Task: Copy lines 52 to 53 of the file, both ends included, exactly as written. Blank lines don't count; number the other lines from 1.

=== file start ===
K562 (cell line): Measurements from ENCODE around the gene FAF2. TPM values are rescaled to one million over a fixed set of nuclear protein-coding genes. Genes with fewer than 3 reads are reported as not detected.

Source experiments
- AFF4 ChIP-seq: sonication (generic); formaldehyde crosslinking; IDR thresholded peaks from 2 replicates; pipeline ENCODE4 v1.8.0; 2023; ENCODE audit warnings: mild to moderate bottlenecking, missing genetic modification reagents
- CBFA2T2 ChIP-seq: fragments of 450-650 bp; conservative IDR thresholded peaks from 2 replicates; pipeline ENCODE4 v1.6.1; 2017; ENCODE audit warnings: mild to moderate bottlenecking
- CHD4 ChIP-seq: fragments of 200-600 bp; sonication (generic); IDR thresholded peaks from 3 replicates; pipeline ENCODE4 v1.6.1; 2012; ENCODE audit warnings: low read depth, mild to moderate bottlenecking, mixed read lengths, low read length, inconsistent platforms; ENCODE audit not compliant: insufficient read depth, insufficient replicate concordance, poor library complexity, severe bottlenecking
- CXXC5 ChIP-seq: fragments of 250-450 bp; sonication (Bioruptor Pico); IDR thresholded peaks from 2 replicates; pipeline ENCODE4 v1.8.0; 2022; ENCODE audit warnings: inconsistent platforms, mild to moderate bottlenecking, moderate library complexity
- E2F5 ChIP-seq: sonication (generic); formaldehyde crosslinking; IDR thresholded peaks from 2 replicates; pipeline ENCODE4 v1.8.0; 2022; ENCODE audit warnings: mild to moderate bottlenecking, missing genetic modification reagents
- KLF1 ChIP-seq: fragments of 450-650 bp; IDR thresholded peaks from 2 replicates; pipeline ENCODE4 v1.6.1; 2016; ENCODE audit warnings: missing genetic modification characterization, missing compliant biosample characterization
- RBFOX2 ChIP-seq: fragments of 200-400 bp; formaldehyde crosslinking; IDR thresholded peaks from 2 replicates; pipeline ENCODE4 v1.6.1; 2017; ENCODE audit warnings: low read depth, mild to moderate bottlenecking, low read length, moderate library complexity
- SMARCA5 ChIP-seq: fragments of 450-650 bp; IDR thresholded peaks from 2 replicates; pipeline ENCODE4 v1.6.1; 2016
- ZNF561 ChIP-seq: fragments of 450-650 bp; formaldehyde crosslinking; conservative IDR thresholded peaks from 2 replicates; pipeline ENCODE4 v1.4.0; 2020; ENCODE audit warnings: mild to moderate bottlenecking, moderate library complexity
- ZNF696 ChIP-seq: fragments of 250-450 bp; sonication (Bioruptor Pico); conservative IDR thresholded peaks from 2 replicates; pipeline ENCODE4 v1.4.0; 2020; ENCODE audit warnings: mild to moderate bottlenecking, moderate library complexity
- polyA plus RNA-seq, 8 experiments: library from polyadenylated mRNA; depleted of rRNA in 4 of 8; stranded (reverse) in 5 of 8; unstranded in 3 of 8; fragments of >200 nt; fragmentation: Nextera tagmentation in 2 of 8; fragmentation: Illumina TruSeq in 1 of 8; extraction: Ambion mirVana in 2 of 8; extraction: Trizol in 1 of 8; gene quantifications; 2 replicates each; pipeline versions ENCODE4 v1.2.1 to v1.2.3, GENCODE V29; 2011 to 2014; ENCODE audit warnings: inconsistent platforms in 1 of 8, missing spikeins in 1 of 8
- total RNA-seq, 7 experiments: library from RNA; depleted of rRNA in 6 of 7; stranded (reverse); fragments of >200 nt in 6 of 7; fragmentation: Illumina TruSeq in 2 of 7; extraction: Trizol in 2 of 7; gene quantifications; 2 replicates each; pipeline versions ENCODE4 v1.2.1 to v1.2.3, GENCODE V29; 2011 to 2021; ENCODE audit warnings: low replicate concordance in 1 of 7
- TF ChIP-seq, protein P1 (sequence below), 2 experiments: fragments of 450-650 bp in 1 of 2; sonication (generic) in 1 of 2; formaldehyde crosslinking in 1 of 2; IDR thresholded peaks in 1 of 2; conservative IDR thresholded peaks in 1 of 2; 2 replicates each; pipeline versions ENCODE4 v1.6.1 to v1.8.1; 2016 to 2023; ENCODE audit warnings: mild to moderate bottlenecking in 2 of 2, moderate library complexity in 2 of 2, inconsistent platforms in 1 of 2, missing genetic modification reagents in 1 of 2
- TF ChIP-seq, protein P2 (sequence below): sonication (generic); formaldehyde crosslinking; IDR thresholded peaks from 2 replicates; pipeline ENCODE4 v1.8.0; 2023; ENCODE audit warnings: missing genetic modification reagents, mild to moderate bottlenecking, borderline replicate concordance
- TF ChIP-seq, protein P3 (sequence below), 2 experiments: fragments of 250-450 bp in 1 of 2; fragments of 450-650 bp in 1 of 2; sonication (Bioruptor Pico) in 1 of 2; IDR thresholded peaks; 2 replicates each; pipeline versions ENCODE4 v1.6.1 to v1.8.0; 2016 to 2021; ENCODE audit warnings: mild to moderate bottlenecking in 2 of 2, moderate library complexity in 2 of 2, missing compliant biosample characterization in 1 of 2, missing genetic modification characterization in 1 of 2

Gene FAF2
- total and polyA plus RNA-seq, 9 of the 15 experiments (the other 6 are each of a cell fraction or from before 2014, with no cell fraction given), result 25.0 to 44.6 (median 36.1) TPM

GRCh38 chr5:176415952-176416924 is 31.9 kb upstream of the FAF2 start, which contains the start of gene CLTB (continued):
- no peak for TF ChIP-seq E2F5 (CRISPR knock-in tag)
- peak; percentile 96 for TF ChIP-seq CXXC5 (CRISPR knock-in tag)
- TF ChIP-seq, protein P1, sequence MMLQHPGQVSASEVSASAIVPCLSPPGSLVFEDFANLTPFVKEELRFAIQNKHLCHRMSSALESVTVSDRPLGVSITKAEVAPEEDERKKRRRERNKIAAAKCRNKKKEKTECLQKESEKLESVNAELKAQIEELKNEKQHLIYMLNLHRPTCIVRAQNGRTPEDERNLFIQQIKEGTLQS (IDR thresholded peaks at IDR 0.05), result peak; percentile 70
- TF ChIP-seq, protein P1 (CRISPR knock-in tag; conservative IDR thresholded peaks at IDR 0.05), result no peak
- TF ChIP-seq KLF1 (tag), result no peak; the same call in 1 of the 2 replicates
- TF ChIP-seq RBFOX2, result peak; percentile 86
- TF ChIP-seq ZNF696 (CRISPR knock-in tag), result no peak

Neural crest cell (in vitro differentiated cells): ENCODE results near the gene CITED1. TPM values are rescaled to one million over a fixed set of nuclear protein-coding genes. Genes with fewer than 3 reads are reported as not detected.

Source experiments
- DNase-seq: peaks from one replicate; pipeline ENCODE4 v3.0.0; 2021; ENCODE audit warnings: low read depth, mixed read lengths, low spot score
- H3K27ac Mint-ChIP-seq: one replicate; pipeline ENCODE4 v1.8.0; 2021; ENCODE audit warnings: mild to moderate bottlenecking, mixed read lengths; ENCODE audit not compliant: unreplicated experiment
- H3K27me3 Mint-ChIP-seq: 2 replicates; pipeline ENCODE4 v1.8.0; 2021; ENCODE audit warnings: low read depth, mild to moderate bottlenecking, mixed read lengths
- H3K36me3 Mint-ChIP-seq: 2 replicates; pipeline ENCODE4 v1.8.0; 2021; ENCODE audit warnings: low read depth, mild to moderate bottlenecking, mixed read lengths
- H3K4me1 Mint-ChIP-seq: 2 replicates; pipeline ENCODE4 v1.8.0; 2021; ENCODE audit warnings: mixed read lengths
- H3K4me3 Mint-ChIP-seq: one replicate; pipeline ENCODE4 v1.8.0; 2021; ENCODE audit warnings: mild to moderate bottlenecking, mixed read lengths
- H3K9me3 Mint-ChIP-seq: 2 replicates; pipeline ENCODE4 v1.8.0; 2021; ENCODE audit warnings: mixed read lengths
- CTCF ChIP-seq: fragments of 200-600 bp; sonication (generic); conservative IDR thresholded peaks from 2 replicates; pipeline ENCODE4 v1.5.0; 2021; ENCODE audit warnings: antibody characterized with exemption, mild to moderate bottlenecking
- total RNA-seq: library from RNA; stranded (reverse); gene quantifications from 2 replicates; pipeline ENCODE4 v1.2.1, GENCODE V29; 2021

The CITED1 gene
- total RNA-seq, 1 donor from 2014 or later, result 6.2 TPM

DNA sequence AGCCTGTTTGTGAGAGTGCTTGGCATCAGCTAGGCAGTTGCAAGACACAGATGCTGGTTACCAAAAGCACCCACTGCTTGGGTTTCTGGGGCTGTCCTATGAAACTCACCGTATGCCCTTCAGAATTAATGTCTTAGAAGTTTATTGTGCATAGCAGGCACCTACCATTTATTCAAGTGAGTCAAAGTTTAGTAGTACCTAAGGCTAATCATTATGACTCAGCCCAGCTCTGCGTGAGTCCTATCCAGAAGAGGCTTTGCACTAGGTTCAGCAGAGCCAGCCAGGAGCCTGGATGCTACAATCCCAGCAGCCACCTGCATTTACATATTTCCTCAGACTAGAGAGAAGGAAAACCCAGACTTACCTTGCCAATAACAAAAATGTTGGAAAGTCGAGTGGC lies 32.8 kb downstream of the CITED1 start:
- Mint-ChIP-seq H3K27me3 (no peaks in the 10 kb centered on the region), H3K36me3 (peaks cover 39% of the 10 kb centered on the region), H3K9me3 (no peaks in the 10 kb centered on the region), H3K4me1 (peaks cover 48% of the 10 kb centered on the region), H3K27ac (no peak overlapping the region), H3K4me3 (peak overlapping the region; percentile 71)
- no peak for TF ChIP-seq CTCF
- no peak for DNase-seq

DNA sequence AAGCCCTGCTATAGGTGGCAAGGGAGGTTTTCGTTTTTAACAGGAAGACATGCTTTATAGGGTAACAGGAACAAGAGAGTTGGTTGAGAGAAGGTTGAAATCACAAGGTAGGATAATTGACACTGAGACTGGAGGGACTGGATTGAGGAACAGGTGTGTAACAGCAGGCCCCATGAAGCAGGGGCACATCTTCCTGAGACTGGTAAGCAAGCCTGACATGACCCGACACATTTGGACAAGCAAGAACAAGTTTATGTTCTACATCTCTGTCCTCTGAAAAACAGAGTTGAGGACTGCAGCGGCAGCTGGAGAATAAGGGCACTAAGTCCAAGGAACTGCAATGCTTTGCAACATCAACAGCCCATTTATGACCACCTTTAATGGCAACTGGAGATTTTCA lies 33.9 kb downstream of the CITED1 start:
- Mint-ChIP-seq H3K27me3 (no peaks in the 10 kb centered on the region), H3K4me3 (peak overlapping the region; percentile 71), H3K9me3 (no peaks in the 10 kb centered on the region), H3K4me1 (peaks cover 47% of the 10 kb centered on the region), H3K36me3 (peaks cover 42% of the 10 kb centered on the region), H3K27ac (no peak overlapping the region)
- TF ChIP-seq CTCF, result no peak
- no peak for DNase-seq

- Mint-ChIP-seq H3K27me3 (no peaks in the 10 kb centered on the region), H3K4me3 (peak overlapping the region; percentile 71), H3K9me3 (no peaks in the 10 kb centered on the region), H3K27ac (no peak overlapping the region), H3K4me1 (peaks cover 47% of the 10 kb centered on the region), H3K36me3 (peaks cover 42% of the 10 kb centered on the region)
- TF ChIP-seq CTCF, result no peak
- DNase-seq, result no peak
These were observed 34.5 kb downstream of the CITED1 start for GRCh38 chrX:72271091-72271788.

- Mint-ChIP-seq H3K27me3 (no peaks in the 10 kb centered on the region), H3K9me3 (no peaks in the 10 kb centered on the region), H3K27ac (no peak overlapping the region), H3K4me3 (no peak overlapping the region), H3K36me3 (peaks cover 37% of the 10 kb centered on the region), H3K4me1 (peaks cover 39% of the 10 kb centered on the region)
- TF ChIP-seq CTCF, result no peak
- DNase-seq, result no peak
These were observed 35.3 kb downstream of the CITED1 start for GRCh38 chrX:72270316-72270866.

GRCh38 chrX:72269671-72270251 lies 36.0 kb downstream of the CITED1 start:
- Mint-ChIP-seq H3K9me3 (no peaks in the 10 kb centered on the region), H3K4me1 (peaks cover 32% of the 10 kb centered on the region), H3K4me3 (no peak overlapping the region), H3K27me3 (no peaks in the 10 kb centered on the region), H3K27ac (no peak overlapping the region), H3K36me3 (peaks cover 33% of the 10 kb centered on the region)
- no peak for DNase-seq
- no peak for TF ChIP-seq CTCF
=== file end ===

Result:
These were observed 34.5 kb downstream of the CITED1 start for GRCh38 chrX:72271091-72271788.

- Mint-ChIP-seq H3K27me3 (no peaks in the 10 kb centered on the region), H3K9me3 (no peaks in the 10 kb centered on the region), H3K27ac (no peak overlapping the region), H3K4me3 (no peak overlapping the region), H3K36me3 (peaks cover 37% of the 10 kb centered on the region), H3K4me1 (peaks cover 39% of the 10 kb centered on the region)